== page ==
3. I would rather have Singleton. If I had only one choice that would be it. I wanted him and Springer on the team against the Yankees. I don’t think Folty is quite ready, but I think he could be by the middle of the summer.
    I think the thing I like least about Porter is his inability to get his players to win. I don’t know what to attribute it to but he hasn’t been able to get his players to play well and that is the crux of his job. If I had to choose one it would be Chris Johnson because he is an everyday player. I don’t think he would play the same here because he wouldn’t want to be here.
    I miss Tony D.


  4. I forgot to respond to the Monday questions.

    I’d like to see Singleton brought up and Porter gone. I’m not one to compromise. And if the Stros loose three to the mediocre M’s, I’d not be surprised if Bo does not make the trip back on the team plane.

    The one real change I’d like to see with the line up is to see it stop changing. Outside of lefty righty match ups, leave it be and make sure everyone knows what their roles are.

    What bothers me most about Bo Porter? I can’t ever recollect him saying that he screwed up. He is of course pretty good about throwing his own guys under the bus. That’s the worst kind of leader. By the way, when was the last time you ever heard an Astro player have anything good to say about their manager? Silence speaks volumes.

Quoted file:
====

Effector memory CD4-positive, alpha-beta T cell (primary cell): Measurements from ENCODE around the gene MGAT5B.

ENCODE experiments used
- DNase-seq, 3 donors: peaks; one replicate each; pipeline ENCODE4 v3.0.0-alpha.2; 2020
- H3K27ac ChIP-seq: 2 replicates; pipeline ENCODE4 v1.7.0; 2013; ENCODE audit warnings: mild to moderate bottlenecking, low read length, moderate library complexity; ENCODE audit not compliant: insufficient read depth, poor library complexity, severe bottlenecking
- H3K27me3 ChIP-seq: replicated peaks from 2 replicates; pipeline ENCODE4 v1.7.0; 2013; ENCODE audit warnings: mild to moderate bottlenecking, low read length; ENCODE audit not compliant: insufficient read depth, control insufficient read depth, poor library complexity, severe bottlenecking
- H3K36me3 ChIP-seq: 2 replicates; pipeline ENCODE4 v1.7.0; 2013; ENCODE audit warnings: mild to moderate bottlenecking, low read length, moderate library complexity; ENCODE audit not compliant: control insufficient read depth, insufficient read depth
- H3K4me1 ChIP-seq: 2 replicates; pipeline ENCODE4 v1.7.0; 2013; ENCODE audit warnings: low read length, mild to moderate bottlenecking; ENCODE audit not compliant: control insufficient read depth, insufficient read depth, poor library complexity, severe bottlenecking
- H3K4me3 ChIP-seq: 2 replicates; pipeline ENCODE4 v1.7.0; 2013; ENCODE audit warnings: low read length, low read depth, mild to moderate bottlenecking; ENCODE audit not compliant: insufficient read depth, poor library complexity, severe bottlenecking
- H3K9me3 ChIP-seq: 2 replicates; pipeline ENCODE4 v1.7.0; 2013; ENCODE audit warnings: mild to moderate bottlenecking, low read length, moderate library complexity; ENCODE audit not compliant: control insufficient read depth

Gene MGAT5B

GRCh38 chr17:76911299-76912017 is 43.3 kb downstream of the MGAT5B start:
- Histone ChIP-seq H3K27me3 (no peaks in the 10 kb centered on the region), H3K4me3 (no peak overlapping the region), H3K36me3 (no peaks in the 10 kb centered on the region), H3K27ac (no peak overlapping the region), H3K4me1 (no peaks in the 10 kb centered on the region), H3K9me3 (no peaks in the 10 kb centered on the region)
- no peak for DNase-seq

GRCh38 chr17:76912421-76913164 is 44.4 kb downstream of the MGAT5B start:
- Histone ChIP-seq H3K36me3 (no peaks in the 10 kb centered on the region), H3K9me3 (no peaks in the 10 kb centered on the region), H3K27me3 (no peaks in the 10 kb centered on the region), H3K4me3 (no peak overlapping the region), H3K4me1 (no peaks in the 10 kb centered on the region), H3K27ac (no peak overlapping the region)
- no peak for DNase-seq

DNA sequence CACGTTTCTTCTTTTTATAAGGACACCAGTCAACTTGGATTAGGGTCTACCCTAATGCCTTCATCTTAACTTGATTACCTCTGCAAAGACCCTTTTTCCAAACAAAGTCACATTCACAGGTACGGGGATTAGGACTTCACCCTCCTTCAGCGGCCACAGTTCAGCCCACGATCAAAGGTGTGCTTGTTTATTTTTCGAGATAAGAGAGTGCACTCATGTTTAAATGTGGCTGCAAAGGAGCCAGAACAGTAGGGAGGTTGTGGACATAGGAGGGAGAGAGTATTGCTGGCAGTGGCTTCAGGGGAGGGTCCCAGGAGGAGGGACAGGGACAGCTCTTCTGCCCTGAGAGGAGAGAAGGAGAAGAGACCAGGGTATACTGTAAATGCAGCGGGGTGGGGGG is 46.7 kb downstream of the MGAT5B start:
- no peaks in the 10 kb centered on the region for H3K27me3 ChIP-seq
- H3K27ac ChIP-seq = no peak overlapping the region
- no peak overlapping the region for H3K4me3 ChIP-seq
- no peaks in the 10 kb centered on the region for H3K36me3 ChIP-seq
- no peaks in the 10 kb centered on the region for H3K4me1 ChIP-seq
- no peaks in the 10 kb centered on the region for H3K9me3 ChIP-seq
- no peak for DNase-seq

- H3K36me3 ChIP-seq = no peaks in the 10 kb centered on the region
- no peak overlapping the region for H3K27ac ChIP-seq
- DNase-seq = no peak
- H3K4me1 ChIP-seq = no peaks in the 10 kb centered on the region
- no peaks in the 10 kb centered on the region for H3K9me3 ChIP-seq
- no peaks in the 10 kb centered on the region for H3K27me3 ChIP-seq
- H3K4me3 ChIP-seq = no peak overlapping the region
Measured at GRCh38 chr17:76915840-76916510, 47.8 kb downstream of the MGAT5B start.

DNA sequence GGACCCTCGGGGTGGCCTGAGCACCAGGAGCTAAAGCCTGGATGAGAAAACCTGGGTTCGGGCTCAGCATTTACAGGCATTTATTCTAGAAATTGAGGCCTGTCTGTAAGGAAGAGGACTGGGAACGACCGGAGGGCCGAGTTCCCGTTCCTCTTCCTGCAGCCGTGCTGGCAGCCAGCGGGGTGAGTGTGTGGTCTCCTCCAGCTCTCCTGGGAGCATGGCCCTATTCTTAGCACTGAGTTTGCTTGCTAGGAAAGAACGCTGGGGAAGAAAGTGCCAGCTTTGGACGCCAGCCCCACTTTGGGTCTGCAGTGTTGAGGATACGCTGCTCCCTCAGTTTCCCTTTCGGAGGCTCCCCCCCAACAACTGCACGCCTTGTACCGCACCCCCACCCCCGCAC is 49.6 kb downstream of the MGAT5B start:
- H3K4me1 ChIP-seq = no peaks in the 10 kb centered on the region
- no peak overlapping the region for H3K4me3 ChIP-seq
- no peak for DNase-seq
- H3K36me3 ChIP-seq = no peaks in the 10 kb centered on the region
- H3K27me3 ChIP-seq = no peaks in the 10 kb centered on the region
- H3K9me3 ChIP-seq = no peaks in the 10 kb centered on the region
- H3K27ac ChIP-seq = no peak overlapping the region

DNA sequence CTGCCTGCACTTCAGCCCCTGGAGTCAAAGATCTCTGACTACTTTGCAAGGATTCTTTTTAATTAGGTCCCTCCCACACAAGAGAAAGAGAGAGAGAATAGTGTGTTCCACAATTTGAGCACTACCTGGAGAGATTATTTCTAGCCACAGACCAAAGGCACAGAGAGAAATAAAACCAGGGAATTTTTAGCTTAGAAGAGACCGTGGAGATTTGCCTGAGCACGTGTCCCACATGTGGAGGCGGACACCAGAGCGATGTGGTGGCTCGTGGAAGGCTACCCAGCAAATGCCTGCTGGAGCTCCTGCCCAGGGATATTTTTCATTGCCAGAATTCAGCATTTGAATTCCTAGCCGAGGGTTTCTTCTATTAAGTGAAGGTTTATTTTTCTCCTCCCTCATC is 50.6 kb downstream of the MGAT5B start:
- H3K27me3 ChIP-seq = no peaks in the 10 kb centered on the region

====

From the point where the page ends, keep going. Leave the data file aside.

I guess I’d like to have seen Lyle’s get another shot. But I think he’ll regress. Johnson has a lifetime .9 WAR. That’s after his 2.4 last year. The Braves had to pay 4.75 million to keep him. So far this season, he’s got 1 walk and 18 K’s. Sound familiar? Bud Norris will always be Bud Norris. His Baltimore stats are pretty much what he gave us here. At first glance, Lowrie is the guy we should miss most. But we would not have Stassi today had the deal not been made. And I think Stassi will be a keeper.


  5. I think I said this last year, but luhnow needs to be a buyer at the break. By this, I mean that he needs to be acquiring pieces for the 2015 MLB club and not stocking the lower levels with longshots.